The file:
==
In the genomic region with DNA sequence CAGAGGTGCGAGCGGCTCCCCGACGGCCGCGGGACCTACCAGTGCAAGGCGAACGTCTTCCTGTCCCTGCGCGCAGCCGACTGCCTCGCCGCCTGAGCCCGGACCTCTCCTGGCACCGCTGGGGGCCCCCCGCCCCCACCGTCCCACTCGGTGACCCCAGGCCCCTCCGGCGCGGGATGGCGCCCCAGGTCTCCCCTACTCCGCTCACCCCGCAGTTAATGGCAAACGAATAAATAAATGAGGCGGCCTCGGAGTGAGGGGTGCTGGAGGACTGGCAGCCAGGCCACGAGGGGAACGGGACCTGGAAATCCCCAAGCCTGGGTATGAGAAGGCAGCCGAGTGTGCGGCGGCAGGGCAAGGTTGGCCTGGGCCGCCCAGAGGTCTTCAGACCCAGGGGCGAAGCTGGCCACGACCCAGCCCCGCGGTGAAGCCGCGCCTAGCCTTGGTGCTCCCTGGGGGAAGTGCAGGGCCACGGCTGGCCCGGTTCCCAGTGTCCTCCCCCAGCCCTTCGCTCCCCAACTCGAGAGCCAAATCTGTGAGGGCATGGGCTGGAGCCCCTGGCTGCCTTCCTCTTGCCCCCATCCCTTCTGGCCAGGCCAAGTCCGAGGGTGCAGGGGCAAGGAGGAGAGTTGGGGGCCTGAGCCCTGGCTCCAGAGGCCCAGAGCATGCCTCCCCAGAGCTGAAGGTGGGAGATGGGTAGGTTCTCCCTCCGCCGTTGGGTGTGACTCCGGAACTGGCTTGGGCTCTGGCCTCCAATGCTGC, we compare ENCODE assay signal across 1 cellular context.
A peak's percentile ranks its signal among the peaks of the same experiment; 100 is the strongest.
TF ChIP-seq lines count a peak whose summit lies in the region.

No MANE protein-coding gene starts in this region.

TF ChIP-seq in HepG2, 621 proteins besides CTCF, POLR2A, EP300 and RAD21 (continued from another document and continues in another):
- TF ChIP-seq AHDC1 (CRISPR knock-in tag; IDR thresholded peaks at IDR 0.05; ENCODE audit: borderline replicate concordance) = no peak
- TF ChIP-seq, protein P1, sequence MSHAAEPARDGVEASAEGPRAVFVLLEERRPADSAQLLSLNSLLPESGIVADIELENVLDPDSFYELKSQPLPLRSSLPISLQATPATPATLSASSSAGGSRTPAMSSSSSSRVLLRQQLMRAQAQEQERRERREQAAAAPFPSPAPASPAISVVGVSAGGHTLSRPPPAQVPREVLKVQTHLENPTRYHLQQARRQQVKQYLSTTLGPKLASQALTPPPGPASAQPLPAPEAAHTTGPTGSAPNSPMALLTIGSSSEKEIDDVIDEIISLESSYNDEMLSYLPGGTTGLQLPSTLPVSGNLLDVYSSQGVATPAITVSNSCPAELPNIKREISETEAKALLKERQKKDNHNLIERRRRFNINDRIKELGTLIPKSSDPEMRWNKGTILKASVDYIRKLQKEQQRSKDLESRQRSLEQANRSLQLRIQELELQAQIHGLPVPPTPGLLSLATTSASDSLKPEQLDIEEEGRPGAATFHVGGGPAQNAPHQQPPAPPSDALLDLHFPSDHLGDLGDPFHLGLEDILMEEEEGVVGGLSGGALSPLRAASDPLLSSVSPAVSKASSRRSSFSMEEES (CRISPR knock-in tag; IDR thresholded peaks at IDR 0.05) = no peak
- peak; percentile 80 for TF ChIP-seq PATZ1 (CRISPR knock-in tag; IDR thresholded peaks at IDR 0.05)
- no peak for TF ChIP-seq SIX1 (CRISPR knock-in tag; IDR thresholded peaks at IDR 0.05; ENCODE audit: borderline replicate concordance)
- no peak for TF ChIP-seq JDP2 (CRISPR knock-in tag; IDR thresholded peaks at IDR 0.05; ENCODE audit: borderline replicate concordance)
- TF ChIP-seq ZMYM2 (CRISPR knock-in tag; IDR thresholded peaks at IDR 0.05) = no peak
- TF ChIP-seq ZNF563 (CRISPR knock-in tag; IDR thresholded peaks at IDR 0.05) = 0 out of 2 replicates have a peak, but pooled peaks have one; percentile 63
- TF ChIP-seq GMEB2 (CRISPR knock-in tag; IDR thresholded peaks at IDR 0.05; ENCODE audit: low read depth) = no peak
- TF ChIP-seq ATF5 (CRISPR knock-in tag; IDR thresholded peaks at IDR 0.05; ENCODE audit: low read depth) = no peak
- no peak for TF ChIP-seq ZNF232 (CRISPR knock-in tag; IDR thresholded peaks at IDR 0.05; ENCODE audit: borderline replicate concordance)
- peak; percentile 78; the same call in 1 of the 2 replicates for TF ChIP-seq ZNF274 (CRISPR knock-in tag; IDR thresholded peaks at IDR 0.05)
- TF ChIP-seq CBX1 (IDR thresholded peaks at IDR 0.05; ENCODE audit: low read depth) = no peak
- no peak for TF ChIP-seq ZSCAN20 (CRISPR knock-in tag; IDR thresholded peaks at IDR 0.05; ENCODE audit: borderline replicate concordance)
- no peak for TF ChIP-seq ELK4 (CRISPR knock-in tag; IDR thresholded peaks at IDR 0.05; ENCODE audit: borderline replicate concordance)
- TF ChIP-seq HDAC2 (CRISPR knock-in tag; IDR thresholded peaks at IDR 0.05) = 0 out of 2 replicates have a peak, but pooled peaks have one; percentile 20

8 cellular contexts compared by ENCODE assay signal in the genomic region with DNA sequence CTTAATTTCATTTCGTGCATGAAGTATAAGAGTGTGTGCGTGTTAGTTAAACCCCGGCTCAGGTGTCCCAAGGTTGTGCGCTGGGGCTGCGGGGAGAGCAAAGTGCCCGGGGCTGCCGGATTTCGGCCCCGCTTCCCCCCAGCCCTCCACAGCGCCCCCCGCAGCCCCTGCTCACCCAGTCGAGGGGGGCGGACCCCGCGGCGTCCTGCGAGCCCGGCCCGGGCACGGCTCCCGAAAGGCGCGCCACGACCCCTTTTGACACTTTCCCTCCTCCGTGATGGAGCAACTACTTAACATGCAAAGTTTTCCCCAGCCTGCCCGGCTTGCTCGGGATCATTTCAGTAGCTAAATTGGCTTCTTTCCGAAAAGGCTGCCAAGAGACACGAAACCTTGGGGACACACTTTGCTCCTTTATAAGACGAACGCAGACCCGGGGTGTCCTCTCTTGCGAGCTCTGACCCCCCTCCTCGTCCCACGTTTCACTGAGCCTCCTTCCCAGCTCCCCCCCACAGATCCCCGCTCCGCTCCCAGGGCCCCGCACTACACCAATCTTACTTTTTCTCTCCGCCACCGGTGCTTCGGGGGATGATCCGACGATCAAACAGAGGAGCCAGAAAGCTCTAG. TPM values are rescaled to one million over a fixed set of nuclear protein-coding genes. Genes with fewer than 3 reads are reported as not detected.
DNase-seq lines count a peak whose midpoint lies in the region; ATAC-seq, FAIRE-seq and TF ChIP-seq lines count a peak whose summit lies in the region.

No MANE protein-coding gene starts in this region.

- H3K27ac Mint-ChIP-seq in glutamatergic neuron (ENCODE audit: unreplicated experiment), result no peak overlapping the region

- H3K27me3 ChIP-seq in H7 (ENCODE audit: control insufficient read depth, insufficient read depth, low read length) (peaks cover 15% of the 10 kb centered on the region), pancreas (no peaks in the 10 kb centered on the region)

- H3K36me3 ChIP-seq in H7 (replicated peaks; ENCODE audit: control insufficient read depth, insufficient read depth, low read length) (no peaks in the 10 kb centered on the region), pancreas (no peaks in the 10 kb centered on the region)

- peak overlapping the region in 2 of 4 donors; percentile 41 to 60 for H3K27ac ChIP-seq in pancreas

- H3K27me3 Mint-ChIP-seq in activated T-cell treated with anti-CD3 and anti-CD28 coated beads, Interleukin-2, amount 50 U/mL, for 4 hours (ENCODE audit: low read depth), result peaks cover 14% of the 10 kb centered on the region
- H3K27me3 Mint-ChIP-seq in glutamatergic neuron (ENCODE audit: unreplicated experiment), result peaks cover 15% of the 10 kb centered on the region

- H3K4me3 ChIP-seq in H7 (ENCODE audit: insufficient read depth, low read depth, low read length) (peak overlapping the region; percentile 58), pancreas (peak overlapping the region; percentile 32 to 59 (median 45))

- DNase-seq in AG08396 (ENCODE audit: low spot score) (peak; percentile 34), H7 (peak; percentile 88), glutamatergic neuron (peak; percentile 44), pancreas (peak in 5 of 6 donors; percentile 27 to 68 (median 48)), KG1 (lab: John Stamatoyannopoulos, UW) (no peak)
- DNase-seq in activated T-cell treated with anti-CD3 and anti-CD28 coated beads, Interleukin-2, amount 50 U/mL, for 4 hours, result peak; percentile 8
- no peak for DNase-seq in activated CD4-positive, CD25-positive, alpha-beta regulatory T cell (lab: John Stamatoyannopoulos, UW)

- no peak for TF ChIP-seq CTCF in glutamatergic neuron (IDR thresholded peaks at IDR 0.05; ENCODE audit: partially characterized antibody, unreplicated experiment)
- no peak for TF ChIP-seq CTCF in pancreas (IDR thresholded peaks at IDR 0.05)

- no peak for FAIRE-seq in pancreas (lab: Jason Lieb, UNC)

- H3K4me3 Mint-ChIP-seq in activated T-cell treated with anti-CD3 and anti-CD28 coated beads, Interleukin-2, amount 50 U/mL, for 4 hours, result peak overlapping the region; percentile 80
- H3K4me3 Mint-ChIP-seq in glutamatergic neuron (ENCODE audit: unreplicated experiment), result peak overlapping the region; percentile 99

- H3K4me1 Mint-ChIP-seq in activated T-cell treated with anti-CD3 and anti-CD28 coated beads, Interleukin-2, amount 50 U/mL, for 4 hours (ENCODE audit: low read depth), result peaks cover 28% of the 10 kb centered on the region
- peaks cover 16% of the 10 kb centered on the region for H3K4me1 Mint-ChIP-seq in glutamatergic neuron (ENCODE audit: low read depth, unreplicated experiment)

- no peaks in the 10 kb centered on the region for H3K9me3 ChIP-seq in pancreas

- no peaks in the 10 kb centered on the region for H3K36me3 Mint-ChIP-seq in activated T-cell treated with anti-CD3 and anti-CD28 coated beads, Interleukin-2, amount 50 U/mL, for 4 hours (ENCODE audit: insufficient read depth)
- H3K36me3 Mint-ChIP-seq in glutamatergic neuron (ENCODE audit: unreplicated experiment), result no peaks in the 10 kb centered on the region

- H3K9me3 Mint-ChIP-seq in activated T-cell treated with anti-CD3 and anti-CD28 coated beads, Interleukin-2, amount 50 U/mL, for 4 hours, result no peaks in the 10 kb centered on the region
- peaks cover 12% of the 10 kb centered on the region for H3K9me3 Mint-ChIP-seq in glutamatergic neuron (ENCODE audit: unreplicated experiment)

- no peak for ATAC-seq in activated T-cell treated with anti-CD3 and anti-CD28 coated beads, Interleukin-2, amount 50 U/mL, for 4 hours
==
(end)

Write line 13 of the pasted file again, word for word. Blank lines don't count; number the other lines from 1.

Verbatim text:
- TF ChIP-seq GMEB2 (CRISPR knock-in tag; IDR thresholded peaks at IDR 0.05; ENCODE audit: low read depth) = no peak